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Book Review: All Played Out

All Played Out, Pete Davies’ gripping account of what it’s like to be inside ‘Planet Football', is truly a masterpiece of sports writing.

Davies somehow gains an astonishing level of access to the England squad and management and this is an opportunity he does not waste. The interviews are interesting and insightful as the players open up about being away from home, the pride of playing for their country and even the tactics of the team.

There are none of the usual cliches and platitudes here. There’s an afternoon on the beach with Chris Waddle, where the winger reveals his dislike for 4-4-2 while elsewhere John Barnes talks in depth about what it's like to be John Barnes. Steve McMahon contemplates his error against the Irish while Gazza’s periodic cameos are just what you expect. Bobby Robson himself comes across as a passionate football man and is extraordinarily generous with his time.

For the most part, Davies travels with the sports reporters from the major newspapers as they battle their way through the seemingly endless Italian Bureaucracy, and traffic. Here, we gain an insight into the workings of the UK press, as jaded old men complain about first world problems while running up their expenses. The reporters are initially suspicious of Davies but as the tournament goes on, he gains the dubious distinction of being accepted as one of them.

When crossing paths with many England supporters, Davies writes without prejudice. The spectre of hooliganism lurks in the shadows and the undesirable elements are all there but Davies takes them all at face value and concludes that they are mostly just young men who like beer and football. The passionate tribute to England’s travelling support in the aftermath of Lineker’s equaliser in the Semi Final is spine tingling.

From what I remember, most of the football at Italia 90 was crap,but it didn’t really matter. It felt like such a huge event. This sense of occasion is brought to life with stirring passages from Cameroon’s shock win over Argentina and Italy’s epic tragedy against the same opposition a month later.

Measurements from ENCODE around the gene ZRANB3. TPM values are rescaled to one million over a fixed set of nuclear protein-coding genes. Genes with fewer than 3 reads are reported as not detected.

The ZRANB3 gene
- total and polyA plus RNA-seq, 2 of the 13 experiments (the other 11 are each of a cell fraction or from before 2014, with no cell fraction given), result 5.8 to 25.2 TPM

England were a writer’s dream as their performances swung from the ridiculous to the sublime and hardly anything went to script. Of the established players, only Gary Lineker and Peter Shilton lived up to their billing while tyros like Paul Parker and David Platt came to the fore. Paul Gascoigne’s genius dazzled when England were on top and Mark Wright finally realised his potential as a world class defender. If you had asked anyone in England at the start of June what our team would look like if we made it as far as the semi final, no one would have got it right, least of all Bobby Robson.

Incredibly, even the matches themselves are page turners, despite the fact that the reader knows the outcome. The semi final really gets the heart racing and for a few minutes you actually feel like England are going to win the World Cup and for a moment I am taken back to being 18 years old and stood on a pool table at the Silver Jubilee Pub in Peterborough, watching a Chris Waddle’s shot coming back off that post in extra time.

It is clear that Davies is first and foremost a fan and desperately wants England to win. He loves it when they do well but he is not shy with his criticism of the team and their deficiencies. It is this balanced writing that is the cornerstone of this book, whether he is writing about the players, press or the supporters.

The only mis-step is the same one all of us made, so it can probably be forgiven. Davies envisages a future England team with ball players all over the pitch, Gascoigne at the heart of it all. He summarises that after years of backward thinking, maybe the country that gave the game to the world were finally emerging into the light and going to become a world force. We all know how that worked out.

After I first read this book in the early 90’s, it inspired me to follow England to a World Cup. Reading it again, almost thirty years later, it is less of an inspiration and more of a trip down memory lane.

Where Davies trod the streets of Cagliari, Naples and Turin, I have followed down those of Marseille, Sapporo, Gelsenkirchen, and Bloemfontein in search of England’s ultimate glory. That’s pretty much where our similarities end. wish I could write a book like this.

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